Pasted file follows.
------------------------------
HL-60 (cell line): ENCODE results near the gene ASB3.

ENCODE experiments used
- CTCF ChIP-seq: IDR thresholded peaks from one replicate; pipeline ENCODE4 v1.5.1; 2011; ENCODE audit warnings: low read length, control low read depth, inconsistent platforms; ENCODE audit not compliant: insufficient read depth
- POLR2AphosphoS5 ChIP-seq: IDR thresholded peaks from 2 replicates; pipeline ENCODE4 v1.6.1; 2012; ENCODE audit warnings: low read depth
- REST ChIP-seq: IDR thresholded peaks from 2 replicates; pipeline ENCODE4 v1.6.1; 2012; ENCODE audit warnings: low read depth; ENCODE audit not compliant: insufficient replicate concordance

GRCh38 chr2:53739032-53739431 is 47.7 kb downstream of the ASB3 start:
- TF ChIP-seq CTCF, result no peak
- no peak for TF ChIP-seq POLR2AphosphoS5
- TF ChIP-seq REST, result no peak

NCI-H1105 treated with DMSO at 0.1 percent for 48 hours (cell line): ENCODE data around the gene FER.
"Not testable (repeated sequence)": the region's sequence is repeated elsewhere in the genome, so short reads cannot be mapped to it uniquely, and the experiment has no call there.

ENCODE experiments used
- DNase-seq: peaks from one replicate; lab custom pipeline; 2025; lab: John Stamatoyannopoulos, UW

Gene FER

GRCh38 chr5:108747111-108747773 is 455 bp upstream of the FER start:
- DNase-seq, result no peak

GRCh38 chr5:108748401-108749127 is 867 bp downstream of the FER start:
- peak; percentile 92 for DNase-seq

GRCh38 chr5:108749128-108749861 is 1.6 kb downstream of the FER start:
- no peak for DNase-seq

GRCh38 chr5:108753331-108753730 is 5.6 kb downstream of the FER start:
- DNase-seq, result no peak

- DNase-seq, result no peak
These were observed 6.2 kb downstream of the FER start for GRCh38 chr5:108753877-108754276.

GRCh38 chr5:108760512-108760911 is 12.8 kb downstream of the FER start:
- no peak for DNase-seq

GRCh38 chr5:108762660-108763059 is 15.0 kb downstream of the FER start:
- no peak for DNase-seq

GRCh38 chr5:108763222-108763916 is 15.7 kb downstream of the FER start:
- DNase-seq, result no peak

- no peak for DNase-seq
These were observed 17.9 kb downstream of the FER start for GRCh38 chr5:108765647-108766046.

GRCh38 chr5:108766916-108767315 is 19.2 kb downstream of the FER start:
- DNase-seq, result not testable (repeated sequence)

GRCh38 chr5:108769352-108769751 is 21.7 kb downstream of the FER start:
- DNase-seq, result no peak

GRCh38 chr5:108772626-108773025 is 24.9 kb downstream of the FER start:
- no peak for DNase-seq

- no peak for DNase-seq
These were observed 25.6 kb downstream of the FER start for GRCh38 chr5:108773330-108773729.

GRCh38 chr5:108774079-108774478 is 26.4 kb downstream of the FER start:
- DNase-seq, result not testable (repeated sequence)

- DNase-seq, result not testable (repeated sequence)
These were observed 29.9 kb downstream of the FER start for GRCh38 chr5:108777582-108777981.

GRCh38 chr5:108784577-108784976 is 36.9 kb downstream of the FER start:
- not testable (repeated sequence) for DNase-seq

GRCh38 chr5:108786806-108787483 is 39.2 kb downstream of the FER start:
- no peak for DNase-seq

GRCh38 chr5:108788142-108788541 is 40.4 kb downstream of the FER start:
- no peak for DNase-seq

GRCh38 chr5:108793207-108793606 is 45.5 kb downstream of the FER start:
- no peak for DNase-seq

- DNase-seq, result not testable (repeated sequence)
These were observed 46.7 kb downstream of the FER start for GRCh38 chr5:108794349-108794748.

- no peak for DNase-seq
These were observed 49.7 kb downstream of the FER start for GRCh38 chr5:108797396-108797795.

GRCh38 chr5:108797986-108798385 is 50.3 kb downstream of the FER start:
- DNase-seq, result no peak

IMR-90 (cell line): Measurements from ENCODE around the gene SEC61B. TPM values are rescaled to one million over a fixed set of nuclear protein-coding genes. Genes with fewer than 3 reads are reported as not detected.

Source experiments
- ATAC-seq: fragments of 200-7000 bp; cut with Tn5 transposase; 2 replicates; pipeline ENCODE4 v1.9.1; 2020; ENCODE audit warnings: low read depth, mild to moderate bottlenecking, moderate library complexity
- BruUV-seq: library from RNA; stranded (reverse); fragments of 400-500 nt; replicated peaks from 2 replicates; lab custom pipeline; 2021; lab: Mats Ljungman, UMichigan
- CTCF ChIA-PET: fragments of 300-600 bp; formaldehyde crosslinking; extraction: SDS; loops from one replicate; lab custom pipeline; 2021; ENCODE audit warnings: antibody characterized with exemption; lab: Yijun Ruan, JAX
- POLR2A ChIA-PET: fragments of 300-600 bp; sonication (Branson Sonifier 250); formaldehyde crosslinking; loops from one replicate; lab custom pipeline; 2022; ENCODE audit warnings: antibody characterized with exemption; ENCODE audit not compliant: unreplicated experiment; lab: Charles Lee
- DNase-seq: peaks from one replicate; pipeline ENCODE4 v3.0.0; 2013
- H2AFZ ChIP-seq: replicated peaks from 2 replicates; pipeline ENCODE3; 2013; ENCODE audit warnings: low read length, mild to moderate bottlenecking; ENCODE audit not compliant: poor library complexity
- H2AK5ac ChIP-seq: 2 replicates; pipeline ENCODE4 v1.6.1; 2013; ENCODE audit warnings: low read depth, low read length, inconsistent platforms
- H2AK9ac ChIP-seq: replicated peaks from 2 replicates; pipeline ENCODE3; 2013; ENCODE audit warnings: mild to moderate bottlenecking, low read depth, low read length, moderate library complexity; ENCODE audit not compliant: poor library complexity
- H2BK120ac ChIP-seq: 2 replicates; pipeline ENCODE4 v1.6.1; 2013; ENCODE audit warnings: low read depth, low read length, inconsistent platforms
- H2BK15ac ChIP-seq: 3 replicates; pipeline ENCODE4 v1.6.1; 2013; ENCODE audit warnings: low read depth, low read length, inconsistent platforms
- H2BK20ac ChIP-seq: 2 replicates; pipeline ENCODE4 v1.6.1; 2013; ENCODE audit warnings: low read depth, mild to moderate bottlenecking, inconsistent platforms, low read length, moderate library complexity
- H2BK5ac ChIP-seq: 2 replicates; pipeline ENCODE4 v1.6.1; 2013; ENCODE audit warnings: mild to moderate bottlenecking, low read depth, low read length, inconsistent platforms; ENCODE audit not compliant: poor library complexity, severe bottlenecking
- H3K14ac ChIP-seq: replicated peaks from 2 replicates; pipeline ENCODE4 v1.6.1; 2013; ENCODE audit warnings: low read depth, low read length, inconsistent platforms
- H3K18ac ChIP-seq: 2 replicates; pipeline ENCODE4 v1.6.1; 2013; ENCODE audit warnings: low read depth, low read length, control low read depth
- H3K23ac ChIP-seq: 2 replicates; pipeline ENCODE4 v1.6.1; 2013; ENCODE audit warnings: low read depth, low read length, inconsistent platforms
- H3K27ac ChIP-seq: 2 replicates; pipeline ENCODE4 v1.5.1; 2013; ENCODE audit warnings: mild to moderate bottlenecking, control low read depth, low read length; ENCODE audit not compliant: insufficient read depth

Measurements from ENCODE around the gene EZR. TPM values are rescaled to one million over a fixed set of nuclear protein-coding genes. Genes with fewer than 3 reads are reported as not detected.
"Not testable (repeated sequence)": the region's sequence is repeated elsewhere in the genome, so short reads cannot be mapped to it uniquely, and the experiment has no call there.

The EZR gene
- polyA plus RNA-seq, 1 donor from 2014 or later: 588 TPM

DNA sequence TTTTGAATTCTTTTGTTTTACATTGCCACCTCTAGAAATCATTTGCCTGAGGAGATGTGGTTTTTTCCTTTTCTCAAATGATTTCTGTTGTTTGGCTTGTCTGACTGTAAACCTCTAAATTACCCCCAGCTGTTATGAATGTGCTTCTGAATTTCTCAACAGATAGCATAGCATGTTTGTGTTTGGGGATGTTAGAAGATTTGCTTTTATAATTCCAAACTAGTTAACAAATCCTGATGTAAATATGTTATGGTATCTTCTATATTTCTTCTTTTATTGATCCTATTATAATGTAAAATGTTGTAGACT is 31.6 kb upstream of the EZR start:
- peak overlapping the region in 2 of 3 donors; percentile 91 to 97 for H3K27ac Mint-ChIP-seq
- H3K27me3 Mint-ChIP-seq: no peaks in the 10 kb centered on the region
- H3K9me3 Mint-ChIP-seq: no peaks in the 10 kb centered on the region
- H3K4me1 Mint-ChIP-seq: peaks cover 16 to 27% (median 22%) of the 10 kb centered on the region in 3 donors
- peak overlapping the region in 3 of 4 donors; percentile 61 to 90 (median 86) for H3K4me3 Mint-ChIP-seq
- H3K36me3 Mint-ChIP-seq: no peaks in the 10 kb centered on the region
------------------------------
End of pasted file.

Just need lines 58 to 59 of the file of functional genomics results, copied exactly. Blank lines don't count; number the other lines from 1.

- DNase-seq, result no peak

IMR-90 (cell line): Measurements from ENCODE around the gene SEC61B. TPM values are rescaled to one million over a fixed set of nuclear protein-coding genes. Genes with fewer than 3 reads are reported as not detected.